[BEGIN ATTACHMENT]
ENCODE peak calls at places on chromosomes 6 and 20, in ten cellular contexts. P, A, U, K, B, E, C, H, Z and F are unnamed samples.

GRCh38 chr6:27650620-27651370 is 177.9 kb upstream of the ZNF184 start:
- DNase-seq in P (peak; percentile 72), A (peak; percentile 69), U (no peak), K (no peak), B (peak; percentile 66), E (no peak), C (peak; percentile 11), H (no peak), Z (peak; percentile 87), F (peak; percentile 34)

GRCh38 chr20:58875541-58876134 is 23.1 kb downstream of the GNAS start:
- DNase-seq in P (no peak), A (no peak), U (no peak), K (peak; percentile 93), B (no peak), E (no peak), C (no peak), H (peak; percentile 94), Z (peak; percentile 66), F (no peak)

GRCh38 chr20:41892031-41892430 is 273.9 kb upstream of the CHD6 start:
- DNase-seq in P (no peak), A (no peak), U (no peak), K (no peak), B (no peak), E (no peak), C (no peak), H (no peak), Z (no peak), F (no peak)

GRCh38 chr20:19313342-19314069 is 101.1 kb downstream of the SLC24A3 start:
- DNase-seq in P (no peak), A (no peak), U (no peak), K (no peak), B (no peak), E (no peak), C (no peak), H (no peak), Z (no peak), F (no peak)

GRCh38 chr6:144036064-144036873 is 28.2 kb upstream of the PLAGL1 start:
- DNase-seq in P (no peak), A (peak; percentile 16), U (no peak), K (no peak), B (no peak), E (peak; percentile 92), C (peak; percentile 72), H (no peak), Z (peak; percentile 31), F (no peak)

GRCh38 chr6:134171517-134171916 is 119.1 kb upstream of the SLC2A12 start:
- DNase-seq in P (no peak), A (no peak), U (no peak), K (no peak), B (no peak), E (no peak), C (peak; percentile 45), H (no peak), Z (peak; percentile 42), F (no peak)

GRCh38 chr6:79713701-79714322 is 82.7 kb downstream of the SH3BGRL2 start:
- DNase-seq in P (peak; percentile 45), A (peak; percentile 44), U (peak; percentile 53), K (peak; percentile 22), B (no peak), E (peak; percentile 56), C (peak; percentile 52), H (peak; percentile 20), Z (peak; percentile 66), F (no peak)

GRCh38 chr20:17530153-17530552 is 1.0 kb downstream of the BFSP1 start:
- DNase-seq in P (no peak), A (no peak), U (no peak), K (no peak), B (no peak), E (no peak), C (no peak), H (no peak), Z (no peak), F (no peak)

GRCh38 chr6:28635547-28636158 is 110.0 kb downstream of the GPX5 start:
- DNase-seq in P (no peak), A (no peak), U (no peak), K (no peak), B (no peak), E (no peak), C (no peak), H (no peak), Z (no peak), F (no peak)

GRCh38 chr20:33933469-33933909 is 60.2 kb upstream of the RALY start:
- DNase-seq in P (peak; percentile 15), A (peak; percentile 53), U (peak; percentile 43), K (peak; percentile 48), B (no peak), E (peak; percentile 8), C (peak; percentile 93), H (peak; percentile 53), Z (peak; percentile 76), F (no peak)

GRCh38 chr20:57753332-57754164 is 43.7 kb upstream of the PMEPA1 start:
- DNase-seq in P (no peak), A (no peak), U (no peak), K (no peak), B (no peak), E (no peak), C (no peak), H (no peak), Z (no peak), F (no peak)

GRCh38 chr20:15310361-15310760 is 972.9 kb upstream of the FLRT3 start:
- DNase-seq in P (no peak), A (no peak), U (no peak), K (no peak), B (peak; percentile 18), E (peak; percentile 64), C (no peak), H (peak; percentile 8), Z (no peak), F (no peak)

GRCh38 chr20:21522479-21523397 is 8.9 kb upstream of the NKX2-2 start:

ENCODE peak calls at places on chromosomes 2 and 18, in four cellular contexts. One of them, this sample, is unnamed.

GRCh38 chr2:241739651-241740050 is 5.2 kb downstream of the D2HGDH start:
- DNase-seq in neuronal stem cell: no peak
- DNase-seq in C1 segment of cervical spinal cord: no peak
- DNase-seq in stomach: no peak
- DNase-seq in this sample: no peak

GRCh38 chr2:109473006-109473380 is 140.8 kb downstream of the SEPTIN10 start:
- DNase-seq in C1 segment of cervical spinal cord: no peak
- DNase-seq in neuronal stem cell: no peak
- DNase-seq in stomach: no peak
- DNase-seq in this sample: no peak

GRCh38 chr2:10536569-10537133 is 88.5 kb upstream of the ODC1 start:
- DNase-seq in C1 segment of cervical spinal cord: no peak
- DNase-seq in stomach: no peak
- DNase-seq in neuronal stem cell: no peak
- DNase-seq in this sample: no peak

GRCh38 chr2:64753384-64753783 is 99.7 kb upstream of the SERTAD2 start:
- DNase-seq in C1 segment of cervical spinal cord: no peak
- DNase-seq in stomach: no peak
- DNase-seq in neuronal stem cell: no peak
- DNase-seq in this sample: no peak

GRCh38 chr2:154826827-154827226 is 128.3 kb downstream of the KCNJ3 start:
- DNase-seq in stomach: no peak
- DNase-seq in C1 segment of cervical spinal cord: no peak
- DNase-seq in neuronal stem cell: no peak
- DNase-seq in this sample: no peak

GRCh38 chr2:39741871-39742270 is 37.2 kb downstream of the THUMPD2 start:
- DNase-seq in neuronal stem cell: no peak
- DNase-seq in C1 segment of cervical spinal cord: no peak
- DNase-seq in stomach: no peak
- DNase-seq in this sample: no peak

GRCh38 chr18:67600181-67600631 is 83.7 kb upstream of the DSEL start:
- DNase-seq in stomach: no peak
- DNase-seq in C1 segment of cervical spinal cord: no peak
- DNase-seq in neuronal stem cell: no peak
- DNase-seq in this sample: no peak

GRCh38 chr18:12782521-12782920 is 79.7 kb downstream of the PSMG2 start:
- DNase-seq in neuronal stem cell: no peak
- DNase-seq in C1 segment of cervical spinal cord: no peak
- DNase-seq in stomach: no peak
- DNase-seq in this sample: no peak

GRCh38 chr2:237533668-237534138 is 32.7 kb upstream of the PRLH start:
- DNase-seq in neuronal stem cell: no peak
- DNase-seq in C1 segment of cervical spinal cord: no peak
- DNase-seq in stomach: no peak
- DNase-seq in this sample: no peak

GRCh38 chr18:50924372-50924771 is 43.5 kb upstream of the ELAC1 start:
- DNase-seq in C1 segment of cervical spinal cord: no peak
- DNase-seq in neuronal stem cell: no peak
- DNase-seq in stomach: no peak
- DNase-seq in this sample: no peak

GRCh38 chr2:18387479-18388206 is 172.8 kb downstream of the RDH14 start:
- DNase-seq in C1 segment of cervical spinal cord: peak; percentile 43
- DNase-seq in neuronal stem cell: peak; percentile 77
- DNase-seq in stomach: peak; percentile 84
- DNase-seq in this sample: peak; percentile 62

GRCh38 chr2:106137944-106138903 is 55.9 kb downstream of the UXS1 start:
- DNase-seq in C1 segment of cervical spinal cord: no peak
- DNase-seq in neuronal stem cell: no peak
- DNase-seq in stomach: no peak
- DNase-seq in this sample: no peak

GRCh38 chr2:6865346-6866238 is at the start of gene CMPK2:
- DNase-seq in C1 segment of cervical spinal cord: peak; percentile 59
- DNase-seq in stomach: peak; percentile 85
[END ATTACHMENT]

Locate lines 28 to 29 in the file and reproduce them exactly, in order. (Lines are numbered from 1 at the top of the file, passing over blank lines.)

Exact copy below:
GRCh38 chr2:241739651-241740050 is 5.2 kb downstream of the D2HGDH start:
- DNase-seq in neuronal stem cell: no peak